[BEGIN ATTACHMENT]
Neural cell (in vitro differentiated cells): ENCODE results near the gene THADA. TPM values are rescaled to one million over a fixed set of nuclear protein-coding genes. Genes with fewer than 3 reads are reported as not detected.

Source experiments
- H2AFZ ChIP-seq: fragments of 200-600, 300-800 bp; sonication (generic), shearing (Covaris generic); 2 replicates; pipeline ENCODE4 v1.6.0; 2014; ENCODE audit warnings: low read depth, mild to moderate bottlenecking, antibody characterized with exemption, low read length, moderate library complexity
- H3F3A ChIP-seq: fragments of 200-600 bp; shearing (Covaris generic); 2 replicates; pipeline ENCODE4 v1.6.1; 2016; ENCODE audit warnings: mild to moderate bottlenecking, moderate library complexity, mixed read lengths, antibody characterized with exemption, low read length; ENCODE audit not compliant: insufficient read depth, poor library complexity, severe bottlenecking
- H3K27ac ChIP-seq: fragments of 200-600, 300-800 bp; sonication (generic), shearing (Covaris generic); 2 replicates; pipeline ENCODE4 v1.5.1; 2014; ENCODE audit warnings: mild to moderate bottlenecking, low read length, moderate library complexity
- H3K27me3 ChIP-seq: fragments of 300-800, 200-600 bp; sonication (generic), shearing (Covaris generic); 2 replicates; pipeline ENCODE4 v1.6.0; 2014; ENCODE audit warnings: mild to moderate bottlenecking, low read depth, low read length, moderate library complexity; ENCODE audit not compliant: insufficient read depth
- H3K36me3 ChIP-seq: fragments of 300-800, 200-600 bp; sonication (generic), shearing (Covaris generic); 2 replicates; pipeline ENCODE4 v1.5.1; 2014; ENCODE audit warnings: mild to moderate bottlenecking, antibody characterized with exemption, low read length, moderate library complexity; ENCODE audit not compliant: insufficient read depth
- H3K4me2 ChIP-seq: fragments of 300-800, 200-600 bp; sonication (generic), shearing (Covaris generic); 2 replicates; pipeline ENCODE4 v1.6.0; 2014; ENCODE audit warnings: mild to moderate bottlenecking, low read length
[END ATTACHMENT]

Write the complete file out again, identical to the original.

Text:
Neural cell (in vitro differentiated cells): ENCODE results near the gene THADA. TPM values are rescaled to one million over a fixed set of nuclear protein-coding genes. Genes with fewer than 3 reads are reported as not detected.

Source experiments
- H2AFZ ChIP-seq: fragments of 200-600, 300-800 bp; sonication (generic), shearing (Covaris generic); 2 replicates; pipeline ENCODE4 v1.6.0; 2014; ENCODE audit warnings: low read depth, mild to moderate bottlenecking, antibody characterized with exemption, low read length, moderate library complexity
- H3F3A ChIP-seq: fragments of 200-600 bp; shearing (Covaris generic); 2 replicates; pipeline ENCODE4 v1.6.1; 2016; ENCODE audit warnings: mild to moderate bottlenecking, moderate library complexity, mixed read lengths, antibody characterized with exemption, low read length; ENCODE audit not compliant: insufficient read depth, poor library complexity, severe bottlenecking
- H3K27ac ChIP-seq: fragments of 200-600, 300-800 bp; sonication (generic), shearing (Covaris generic); 2 replicates; pipeline ENCODE4 v1.5.1; 2014; ENCODE audit warnings: mild to moderate bottlenecking, low read length, moderate library complexity
- H3K27me3 ChIP-seq: fragments of 300-800, 200-600 bp; sonication (generic), shearing (Covaris generic); 2 replicates; pipeline ENCODE4 v1.6.0; 2014; ENCODE audit warnings: mild to moderate bottlenecking, low read depth, low read length, moderate library complexity; ENCODE audit not compliant: insufficient read depth
- H3K36me3 ChIP-seq: fragments of 300-800, 200-600 bp; sonication (generic), shearing (Covaris generic); 2 replicates; pipeline ENCODE4 v1.5.1; 2014; ENCODE audit warnings: mild to moderate bottlenecking, antibody characterized with exemption, low read length, moderate library complexity; ENCODE audit not compliant: insufficient read depth
- H3K4me2 ChIP-seq: fragments of 300-800, 200-600 bp; sonication (generic), shearing (Covaris generic); 2 replicates; pipeline ENCODE4 v1.6.0; 2014; ENCODE audit warnings: mild to moderate bottlenecking, low read length